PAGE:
The real dangers
Damien Ó Tuama in the Irish Times, responds well to their recent variable-quality series on cycling and road deaths:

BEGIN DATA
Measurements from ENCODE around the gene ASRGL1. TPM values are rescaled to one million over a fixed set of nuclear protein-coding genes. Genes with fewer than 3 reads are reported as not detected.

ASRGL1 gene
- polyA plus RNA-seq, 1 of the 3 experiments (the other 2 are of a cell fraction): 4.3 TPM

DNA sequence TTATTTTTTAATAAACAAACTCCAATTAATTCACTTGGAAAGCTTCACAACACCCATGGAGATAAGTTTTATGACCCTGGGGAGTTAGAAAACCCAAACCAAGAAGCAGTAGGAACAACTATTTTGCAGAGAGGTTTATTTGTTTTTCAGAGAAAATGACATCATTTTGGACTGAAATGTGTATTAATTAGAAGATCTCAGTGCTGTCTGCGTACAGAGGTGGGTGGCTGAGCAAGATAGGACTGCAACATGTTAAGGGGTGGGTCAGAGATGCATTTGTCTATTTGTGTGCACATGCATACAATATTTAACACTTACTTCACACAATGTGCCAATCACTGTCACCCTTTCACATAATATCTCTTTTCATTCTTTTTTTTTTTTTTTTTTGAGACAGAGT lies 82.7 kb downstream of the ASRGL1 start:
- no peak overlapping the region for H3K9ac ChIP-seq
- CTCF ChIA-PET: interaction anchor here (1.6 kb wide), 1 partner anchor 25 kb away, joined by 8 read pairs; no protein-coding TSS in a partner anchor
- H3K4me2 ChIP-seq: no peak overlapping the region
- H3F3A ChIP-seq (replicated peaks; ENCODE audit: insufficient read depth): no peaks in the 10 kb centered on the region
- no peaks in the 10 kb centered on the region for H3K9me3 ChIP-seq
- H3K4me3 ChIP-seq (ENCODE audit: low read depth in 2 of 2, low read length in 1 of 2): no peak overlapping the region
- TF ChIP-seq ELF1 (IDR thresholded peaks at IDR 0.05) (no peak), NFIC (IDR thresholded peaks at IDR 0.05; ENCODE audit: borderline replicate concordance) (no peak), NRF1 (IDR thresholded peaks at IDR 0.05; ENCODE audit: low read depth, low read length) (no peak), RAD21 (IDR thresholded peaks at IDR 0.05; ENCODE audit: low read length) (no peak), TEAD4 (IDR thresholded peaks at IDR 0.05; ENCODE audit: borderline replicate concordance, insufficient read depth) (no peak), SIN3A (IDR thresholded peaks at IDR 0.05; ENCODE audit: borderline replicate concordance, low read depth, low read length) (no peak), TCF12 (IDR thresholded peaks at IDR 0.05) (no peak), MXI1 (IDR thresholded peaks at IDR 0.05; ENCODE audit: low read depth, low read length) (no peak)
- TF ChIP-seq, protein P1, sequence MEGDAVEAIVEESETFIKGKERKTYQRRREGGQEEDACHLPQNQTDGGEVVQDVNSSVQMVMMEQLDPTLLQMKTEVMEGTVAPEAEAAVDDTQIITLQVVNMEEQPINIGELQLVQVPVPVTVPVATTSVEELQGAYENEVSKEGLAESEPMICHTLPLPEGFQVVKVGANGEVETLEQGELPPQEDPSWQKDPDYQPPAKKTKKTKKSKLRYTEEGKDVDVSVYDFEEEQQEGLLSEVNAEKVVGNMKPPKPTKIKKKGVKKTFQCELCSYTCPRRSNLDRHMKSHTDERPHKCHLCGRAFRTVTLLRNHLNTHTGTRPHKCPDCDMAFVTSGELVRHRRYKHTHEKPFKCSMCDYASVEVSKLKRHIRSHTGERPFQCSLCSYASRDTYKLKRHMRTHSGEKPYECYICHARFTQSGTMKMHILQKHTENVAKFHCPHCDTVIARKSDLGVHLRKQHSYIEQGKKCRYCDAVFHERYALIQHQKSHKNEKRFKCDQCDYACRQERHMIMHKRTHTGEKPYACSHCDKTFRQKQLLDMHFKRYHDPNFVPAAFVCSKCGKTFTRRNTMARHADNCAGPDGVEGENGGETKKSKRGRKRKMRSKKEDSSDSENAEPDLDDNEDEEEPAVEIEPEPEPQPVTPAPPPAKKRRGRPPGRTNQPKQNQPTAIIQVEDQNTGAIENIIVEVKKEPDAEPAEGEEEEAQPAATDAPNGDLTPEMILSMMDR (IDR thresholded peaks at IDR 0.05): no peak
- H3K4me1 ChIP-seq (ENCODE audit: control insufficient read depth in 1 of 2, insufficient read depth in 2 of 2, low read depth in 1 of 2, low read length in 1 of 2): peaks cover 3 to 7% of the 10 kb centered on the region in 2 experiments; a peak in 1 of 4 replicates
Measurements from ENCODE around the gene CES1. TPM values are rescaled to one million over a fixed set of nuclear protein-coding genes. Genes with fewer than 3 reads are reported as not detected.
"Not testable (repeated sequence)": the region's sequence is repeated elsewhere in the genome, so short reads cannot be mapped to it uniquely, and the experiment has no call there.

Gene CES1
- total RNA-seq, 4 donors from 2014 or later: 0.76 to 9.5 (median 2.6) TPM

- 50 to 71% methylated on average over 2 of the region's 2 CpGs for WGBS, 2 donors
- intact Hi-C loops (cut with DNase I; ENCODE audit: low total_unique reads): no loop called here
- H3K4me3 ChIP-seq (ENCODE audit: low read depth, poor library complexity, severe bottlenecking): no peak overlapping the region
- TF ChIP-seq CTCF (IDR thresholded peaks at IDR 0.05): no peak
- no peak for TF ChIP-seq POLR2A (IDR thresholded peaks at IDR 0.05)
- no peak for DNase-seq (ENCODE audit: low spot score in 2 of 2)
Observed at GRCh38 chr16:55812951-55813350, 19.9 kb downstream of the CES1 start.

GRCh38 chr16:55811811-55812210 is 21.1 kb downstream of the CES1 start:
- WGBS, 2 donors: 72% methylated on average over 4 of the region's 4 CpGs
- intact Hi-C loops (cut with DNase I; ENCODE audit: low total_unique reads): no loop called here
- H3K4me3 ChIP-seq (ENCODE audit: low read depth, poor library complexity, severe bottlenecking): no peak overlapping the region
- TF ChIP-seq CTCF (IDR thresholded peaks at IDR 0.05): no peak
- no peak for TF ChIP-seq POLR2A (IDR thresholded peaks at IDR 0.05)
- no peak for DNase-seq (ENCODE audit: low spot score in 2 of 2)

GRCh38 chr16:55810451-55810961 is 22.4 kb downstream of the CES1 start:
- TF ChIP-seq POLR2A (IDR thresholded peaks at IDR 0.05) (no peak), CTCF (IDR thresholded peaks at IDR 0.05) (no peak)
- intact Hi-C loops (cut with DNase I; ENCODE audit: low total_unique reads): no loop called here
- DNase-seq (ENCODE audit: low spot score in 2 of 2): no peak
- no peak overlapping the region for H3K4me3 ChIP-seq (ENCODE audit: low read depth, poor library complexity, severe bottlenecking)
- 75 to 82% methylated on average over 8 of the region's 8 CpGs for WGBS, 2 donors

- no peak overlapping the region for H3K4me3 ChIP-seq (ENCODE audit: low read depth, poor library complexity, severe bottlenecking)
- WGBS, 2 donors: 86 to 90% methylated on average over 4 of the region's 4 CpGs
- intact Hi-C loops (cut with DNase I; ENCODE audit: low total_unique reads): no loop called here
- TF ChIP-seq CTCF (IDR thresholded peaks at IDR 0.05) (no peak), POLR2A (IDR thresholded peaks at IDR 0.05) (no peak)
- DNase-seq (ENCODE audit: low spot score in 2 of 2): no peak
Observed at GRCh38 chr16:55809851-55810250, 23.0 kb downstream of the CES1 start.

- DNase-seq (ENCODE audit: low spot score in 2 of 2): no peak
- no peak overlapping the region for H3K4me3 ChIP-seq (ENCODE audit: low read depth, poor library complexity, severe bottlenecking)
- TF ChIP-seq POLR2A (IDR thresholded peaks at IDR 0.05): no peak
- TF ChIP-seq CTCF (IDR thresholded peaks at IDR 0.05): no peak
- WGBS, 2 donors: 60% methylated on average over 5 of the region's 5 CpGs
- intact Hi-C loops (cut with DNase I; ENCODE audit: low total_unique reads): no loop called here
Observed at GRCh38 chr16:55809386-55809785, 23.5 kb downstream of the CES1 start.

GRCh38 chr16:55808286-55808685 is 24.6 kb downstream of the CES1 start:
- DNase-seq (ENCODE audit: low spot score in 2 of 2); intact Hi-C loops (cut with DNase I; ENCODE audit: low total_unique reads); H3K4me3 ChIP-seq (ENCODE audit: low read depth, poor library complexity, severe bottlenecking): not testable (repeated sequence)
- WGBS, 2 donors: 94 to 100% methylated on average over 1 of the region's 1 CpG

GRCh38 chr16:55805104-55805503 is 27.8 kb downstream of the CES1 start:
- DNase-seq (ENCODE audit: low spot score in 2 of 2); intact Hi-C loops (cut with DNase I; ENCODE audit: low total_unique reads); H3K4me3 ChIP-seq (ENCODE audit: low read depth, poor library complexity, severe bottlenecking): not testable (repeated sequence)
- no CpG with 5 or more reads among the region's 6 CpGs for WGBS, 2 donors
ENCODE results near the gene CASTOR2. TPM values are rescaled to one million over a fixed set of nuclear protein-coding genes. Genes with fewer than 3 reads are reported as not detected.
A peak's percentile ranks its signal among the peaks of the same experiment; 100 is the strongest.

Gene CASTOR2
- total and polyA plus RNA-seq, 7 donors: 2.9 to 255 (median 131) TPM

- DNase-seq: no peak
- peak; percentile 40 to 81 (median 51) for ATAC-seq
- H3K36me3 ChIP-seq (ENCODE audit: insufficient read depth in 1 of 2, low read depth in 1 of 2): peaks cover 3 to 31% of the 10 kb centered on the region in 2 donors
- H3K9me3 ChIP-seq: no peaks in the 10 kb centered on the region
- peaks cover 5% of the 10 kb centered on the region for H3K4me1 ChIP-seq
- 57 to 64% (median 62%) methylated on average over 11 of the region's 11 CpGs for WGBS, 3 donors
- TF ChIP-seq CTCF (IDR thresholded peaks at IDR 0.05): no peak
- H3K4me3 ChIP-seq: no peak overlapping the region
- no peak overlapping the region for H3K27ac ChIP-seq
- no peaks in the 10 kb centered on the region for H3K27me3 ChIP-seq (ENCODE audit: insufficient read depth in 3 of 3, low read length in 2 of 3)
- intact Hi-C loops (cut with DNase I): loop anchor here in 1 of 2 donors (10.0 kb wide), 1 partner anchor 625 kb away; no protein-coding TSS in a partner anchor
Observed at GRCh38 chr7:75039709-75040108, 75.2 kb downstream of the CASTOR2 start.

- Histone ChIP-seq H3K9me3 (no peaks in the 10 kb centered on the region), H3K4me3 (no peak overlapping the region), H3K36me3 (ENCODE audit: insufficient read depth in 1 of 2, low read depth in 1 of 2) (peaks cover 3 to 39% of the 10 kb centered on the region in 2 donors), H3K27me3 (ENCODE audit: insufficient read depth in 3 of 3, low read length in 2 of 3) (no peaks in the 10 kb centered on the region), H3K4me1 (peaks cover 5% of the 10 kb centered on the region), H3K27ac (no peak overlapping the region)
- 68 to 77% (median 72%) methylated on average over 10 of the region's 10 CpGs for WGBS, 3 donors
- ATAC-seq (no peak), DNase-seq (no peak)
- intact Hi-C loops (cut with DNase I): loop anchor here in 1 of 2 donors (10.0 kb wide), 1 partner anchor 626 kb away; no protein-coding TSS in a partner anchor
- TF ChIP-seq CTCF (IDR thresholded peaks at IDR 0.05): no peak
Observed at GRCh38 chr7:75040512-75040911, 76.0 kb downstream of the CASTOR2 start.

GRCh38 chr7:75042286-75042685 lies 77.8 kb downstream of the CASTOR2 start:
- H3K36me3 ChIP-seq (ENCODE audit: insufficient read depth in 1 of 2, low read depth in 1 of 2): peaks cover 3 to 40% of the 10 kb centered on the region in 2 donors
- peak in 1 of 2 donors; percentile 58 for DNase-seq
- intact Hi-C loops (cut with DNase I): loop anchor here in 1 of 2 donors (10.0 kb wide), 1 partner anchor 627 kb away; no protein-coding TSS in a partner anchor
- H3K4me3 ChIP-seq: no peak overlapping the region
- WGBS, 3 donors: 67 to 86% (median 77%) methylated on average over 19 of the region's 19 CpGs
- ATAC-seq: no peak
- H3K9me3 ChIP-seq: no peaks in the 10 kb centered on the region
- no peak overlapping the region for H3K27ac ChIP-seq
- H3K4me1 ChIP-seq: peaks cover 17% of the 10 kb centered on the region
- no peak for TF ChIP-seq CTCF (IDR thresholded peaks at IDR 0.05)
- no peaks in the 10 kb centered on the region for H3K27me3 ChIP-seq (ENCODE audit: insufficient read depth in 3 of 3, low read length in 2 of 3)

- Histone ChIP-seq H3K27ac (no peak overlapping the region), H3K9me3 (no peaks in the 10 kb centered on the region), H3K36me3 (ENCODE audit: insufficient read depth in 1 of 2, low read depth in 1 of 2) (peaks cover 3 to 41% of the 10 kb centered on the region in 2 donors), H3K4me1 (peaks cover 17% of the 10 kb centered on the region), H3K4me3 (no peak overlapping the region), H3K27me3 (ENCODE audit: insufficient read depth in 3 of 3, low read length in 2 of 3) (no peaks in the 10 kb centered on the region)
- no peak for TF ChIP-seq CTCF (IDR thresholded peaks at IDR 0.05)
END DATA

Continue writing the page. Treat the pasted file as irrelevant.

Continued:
Policing and road safety efforts must be weighted towards slowing down motorised vehicles. This is particularly pertinent given that an increasing proportion of newly registered cars are sports utility vehicles (SUVs), with greater masses, wider bodies, higher front ends and low “Euro NCAP” safety ratings (used to estimate the severity of injuries caused to pedestrians from front-end impacts). The overarching argument here is that, in law enforcement terms, too little is done to reduce the hazards posed by cars to vulnerable road users, particularly children – this includes addressing dangerous overtaking manoeuvres (passing at a distance of less than 1.5 metres).Is it any wonder that the number of children cycling to primary school has practically fallen off a cliff in most parts of Ireland over the past 20 years – in 1991, more than 22,400 children cycled to primary school; by 2011, it was just over 6,200). Further, while the provision of cycle lanes expanded substantially over the past 20 years (with very mixed quality of designs), the problem of “fly-parking” on cycle tracks is remarkably common. However, in 2014, An Garda Síochána issued just 144 fixed charge notices to drivers for this penalty point offence. This has led to cycling advocates running the #FreeTheCycleLanes Twitter campaign to highlight the hazard.